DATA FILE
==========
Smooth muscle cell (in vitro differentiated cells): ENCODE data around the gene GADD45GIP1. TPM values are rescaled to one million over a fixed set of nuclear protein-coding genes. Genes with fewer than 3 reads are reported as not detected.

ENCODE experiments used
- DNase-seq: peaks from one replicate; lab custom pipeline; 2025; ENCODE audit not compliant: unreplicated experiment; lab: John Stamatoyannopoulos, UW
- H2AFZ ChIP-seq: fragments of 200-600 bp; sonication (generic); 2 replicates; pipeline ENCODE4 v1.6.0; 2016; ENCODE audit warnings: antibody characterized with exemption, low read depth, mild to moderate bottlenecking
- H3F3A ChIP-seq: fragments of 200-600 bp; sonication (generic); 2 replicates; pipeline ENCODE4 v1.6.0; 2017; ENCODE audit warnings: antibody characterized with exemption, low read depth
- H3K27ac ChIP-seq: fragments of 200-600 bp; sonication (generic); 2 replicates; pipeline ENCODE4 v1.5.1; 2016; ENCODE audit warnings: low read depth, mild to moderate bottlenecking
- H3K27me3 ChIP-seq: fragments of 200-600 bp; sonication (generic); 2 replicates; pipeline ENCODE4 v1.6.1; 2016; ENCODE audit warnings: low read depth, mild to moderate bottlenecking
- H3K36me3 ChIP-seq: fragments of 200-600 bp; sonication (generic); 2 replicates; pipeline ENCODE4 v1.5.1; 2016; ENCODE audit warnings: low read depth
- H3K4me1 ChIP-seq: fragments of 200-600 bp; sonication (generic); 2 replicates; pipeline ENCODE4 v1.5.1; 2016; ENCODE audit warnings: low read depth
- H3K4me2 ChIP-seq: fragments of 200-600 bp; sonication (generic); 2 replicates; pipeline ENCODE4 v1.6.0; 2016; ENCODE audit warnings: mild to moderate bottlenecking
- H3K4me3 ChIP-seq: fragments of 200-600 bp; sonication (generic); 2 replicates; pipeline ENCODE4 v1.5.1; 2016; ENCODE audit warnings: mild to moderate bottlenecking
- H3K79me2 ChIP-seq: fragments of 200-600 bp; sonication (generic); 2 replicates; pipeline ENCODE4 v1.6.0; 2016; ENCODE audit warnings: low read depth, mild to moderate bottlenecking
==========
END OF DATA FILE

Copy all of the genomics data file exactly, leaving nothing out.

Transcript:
Smooth muscle cell (in vitro differentiated cells): ENCODE data around the gene GADD45GIP1. TPM values are rescaled to one million over a fixed set of nuclear protein-coding genes. Genes with fewer than 3 reads are reported as not detected.

ENCODE experiments used
- DNase-seq: peaks from one replicate; lab custom pipeline; 2025; ENCODE audit not compliant: unreplicated experiment; lab: John Stamatoyannopoulos, UW
- H2AFZ ChIP-seq: fragments of 200-600 bp; sonication (generic); 2 replicates; pipeline ENCODE4 v1.6.0; 2016; ENCODE audit warnings: antibody characterized with exemption, low read depth, mild to moderate bottlenecking
- H3F3A ChIP-seq: fragments of 200-600 bp; sonication (generic); 2 replicates; pipeline ENCODE4 v1.6.0; 2017; ENCODE audit warnings: antibody characterized with exemption, low read depth
- H3K27ac ChIP-seq: fragments of 200-600 bp; sonication (generic); 2 replicates; pipeline ENCODE4 v1.5.1; 2016; ENCODE audit warnings: low read depth, mild to moderate bottlenecking
- H3K27me3 ChIP-seq: fragments of 200-600 bp; sonication (generic); 2 replicates; pipeline ENCODE4 v1.6.1; 2016; ENCODE audit warnings: low read depth, mild to moderate bottlenecking
- H3K36me3 ChIP-seq: fragments of 200-600 bp; sonication (generic); 2 replicates; pipeline ENCODE4 v1.5.1; 2016; ENCODE audit warnings: low read depth
- H3K4me1 ChIP-seq: fragments of 200-600 bp; sonication (generic); 2 replicates; pipeline ENCODE4 v1.5.1; 2016; ENCODE audit warnings: low read depth
- H3K4me2 ChIP-seq: fragments of 200-600 bp; sonication (generic); 2 replicates; pipeline ENCODE4 v1.6.0; 2016; ENCODE audit warnings: mild to moderate bottlenecking
- H3K4me3 ChIP-seq: fragments of 200-600 bp; sonication (generic); 2 replicates; pipeline ENCODE4 v1.5.1; 2016; ENCODE audit warnings: mild to moderate bottlenecking
- H3K79me2 ChIP-seq: fragments of 200-600 bp; sonication (generic); 2 replicates; pipeline ENCODE4 v1.6.0; 2016; ENCODE audit warnings: low read depth, mild to moderate bottlenecking